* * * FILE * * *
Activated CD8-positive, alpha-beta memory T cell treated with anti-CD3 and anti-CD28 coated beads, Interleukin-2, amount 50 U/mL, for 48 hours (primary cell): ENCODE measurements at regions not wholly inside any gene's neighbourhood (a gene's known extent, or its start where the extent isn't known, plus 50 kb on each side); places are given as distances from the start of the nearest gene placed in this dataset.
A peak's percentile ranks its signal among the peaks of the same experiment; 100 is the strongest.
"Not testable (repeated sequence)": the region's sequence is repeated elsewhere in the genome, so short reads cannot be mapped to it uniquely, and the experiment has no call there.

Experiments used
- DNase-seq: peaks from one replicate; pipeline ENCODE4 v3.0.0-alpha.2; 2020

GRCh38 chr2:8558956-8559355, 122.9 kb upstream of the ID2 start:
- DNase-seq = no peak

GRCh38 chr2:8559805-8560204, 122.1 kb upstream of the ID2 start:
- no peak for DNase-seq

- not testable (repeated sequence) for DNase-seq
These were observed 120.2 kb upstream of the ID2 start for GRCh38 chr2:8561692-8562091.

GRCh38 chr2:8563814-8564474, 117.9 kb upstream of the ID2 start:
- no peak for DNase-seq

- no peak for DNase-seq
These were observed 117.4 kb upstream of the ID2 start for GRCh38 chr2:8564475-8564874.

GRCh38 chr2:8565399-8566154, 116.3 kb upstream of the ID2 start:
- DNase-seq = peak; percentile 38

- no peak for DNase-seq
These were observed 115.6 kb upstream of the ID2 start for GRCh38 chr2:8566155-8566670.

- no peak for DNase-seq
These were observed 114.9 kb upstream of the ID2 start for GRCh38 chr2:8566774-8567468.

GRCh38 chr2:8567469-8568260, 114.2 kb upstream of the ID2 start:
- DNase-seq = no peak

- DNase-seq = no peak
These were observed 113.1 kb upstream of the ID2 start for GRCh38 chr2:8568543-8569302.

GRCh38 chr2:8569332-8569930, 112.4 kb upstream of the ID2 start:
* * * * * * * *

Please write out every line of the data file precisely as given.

Activated CD8-positive, alpha-beta memory T cell treated with anti-CD3 and anti-CD28 coated beads, Interleukin-2, amount 50 U/mL, for 48 hours (primary cell): ENCODE measurements at regions not wholly inside any gene's neighbourhood (a gene's known extent, or its start where the extent isn't known, plus 50 kb on each side); places are given as distances from the start of the nearest gene placed in this dataset.
A peak's percentile ranks its signal among the peaks of the same experiment; 100 is the strongest.
"Not testable (repeated sequence)": the region's sequence is repeated elsewhere in the genome, so short reads cannot be mapped to it uniquely, and the experiment has no call there.

Experiments used
- DNase-seq: peaks from one replicate; pipeline ENCODE4 v3.0.0-alpha.2; 2020

GRCh38 chr2:8558956-8559355, 122.9 kb upstream of the ID2 start:
- DNase-seq = no peak

GRCh38 chr2:8559805-8560204, 122.1 kb upstream of the ID2 start:
- no peak for DNase-seq

- not testable (repeated sequence) for DNase-seq
These were observed 120.2 kb upstream of the ID2 start for GRCh38 chr2:8561692-8562091.

GRCh38 chr2:8563814-8564474, 117.9 kb upstream of the ID2 start:
- no peak for DNase-seq

- no peak for DNase-seq
These were observed 117.4 kb upstream of the ID2 start for GRCh38 chr2:8564475-8564874.

GRCh38 chr2:8565399-8566154, 116.3 kb upstream of the ID2 start:
- DNase-seq = peak; percentile 38

- no peak for DNase-seq
These were observed 115.6 kb upstream of the ID2 start for GRCh38 chr2:8566155-8566670.

- no peak for DNase-seq
These were observed 114.9 kb upstream of the ID2 start for GRCh38 chr2:8566774-8567468.

GRCh38 chr2:8567469-8568260, 114.2 kb upstream of the ID2 start:
- DNase-seq = no peak

- DNase-seq = no peak
These were observed 113.1 kb upstream of the ID2 start for GRCh38 chr2:8568543-8569302.

GRCh38 chr2:8569332-8569930, 112.4 kb upstream of the ID2 start: